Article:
The Financial World analysis broke down the privately held Dodgers revenue as follows: $24.4 million from broadcast-cable, $26.6 million from tickets, $18 million from concessions and $1.9 million from licensing for a total of $70.9 million.
Experts interviewed by the Business Journal say the new owners could boost revenues to $128 million a year fairly easily by:
– Inking new cable-broadcast deals that would generate $50 million a year.
– Constructing luxury boxes and ticket price changes could boost ticket revenues to $50 million annually.
– Increasing retail space at the ballpark, hiking those annual revenues to $25 million.
– Expanding licensing to increase revenues from $1.9 million a year to $3 million annually.
The construction of luxury boxes at Dodger Stadium is taken as a virtual certainty by all experts who discussed the franchise’s outlook.
No one has fully assessed the number of boxes that could be added at Dodger Stadium, but assuming that 100 boxes are built, and leased at $125,000 a year, $12.5 million would be added to the team’s annual revenues.
Moreover, Dodger Stadium is probably under-utilized as a retail complex, said other experts.
“The thing about Gold’s Gym is that it is really a clothing store masquerading as a gym,” said Gary Post, chairman of Ambient Capital Group Inc., a Westside investment banking shop. “Stadiums are the same way. You have enormous potential to sell to a somewhat captive audience. They need more retail space at Dodger Stadium.”
In addition, the 300 acres owned by the O’Malley family in Chavez Ravine is big enough to allow for substantial development of a new facility like a pro football stadium.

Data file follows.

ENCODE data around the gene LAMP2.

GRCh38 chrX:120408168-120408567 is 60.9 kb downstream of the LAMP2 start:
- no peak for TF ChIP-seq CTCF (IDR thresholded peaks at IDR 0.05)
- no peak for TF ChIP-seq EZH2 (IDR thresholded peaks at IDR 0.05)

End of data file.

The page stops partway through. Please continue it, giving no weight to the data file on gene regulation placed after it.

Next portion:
O’Malley backed down from his proposal to build a stadium following pressure from L.A. City Hall to support a rejuvenated Coliseum instead. But a new owner paying top dollar for the Dodgers might not be so acquiescent.
And the new owners would have substantial leverage to get what they want, Pepperdine’s Baim noted.
“You know, the new owners in a few years could say to the city, ‘San Antonio is offering us a new stadium, with luxury boxes, rent free, and we really need Los Angeles to step up to the plate and do the same thing,’ ” Baim said. “I don’t think we want to lose our only baseball team.”
To be sure, whatever entity buys the Dodgers will almost surely be buying into red ink, at least for the short term, said experts.
It begins with player salaries. Just recently, Chicago White Sox owner Jerry Reinsdorf signed outfielder Alan Belle for $55 million, in a multi-year contract.
Dodgers first baseman Eric Karros was signed last week to a $20 million deal over four years, while catcher Mike Piazza wants $50 million to $65 million over five years.
Additional upfront costs would include the building of luxury boxes at Chavez Ravine, and constructing more retail space.
There also are upside limits on licensing and merchandising deals: The Dodgers must share licensing revenues with all other teams in the league, and would share in any overseas cable television deals as well, said Rich Levine, a Major League Baseball spokesman.
Moreover, Dodger Stadium itself would have to be reassessed following any sale of the franchise, something that hasn’t happened since 1979, and the passage of Proposition 13.
Nevertheless, no one expects a shortage of franchise buyers, and, in the final analysis, the Dodgers will be worth what someone is willing to pay not what a profit and loss statement may have on the bottom line, said Rothenberg, whose firm will likely represent the Dodgers in any sale.
“This is a marquee property,” he said. “The non-economic value of owning the team is enormous, for individuals who might want to form partnerships, or even for corporations.
“It’s going to sell for hundreds of millions.”